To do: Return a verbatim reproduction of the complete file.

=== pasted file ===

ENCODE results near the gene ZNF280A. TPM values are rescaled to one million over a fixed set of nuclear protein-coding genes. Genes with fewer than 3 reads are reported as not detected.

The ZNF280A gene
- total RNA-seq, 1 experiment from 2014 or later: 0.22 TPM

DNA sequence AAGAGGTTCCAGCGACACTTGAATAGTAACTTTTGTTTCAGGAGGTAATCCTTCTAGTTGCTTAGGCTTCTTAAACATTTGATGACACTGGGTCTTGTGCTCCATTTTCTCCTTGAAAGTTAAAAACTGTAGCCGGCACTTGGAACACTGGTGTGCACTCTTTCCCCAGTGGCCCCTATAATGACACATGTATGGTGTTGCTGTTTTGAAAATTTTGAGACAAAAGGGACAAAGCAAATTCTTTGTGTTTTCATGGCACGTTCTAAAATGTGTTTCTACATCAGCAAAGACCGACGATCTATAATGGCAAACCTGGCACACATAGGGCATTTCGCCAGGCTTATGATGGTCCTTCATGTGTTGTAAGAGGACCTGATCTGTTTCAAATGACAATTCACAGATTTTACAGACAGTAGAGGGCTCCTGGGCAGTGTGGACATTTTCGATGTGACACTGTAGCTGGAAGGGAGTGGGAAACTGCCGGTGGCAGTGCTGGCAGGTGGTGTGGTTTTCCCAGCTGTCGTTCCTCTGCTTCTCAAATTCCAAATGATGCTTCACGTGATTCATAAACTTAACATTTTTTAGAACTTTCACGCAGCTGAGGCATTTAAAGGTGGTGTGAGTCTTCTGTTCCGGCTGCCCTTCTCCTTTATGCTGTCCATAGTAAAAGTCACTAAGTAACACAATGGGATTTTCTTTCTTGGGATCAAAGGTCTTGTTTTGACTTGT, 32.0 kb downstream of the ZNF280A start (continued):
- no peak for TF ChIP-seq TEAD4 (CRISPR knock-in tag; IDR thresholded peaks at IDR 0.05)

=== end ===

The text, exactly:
ENCODE results near the gene ZNF280A. TPM values are rescaled to one million over a fixed set of nuclear protein-coding genes. Genes with fewer than 3 reads are reported as not detected.

The ZNF280A gene
- total RNA-seq, 1 experiment from 2014 or later: 0.22 TPM

DNA sequence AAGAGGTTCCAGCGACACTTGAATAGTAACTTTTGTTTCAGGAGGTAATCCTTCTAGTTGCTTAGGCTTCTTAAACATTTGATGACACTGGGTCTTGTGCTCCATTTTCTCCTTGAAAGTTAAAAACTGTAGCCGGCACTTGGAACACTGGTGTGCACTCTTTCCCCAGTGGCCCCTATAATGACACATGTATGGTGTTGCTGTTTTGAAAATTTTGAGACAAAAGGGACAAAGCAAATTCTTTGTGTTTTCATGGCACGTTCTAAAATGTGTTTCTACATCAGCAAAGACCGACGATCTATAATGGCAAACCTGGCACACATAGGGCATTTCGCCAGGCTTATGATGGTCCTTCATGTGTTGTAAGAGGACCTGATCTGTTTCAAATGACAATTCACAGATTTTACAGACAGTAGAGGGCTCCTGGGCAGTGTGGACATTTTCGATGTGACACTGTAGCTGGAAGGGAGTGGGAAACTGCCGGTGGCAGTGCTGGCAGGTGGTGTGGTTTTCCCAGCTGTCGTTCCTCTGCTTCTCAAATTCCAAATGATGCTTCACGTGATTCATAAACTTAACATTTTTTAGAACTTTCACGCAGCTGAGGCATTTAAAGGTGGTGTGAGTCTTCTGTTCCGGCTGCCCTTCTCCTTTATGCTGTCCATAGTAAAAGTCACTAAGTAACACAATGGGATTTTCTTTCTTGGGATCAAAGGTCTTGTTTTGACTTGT, 32.0 kb downstream of the ZNF280A start (continued):
- no peak for TF ChIP-seq TEAD4 (CRISPR knock-in tag; IDR thresholded peaks at IDR 0.05)